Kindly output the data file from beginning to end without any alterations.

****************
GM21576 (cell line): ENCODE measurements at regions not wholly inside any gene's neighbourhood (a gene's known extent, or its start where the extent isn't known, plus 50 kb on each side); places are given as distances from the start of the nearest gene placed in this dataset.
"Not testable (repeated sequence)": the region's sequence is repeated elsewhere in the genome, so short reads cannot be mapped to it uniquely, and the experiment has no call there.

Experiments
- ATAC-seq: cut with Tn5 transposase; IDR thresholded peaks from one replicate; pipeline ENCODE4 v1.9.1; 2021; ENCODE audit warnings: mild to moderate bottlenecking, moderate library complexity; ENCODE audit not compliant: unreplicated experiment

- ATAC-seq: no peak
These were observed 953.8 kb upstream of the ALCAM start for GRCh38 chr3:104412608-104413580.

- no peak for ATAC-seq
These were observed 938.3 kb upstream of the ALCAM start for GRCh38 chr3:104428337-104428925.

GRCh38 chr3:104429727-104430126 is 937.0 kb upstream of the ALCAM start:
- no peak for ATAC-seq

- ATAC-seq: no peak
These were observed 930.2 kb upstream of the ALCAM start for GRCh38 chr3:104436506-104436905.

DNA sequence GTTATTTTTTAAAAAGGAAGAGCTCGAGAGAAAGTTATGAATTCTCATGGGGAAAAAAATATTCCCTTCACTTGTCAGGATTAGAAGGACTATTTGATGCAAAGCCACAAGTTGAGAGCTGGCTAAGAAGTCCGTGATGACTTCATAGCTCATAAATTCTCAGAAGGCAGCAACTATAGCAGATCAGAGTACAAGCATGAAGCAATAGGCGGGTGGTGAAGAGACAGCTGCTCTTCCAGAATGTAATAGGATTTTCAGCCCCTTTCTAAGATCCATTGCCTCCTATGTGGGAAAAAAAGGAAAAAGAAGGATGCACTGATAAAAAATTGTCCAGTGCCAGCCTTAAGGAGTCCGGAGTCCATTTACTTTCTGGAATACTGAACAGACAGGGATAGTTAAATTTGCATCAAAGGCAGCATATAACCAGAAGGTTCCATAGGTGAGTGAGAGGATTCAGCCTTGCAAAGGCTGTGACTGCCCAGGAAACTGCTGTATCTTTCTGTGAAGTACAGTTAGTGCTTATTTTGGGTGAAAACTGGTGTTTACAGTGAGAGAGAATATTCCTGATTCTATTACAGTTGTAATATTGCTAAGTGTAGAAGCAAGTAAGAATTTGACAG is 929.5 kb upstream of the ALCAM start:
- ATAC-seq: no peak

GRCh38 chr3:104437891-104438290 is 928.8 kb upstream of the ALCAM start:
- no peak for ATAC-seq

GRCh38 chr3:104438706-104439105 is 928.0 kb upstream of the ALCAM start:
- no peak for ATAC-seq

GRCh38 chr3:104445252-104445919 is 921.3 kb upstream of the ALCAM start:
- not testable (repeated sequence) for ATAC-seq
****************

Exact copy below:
GM21576 (cell line): ENCODE measurements at regions not wholly inside any gene's neighbourhood (a gene's known extent, or its start where the extent isn't known, plus 50 kb on each side); places are given as distances from the start of the nearest gene placed in this dataset.
"Not testable (repeated sequence)": the region's sequence is repeated elsewhere in the genome, so short reads cannot be mapped to it uniquely, and the experiment has no call there.

Experiments
- ATAC-seq: cut with Tn5 transposase; IDR thresholded peaks from one replicate; pipeline ENCODE4 v1.9.1; 2021; ENCODE audit warnings: mild to moderate bottlenecking, moderate library complexity; ENCODE audit not compliant: unreplicated experiment

- ATAC-seq: no peak
These were observed 953.8 kb upstream of the ALCAM start for GRCh38 chr3:104412608-104413580.

- no peak for ATAC-seq
These were observed 938.3 kb upstream of the ALCAM start for GRCh38 chr3:104428337-104428925.

GRCh38 chr3:104429727-104430126 is 937.0 kb upstream of the ALCAM start:
- no peak for ATAC-seq

- ATAC-seq: no peak
These were observed 930.2 kb upstream of the ALCAM start for GRCh38 chr3:104436506-104436905.

DNA sequence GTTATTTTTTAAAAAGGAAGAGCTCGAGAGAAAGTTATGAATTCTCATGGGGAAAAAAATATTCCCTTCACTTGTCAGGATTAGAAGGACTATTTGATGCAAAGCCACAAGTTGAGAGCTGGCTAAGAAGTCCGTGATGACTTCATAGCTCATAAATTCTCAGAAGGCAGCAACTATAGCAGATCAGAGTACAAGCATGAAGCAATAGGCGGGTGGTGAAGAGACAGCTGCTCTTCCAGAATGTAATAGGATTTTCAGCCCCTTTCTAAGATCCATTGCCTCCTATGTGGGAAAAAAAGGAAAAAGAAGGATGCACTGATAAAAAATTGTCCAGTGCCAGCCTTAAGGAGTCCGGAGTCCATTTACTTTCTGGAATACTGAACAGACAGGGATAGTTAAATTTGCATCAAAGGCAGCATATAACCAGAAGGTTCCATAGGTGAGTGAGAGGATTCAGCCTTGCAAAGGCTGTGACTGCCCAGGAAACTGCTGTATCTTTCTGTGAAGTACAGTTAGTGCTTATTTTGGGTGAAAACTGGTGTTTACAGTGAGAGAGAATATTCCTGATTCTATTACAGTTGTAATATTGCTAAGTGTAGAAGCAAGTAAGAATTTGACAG is 929.5 kb upstream of the ALCAM start:
- ATAC-seq: no peak

GRCh38 chr3:104437891-104438290 is 928.8 kb upstream of the ALCAM start:
- no peak for ATAC-seq

GRCh38 chr3:104438706-104439105 is 928.0 kb upstream of the ALCAM start:
- no peak for ATAC-seq

GRCh38 chr3:104445252-104445919 is 921.3 kb upstream of the ALCAM start:
- not testable (repeated sequence) for ATAC-seq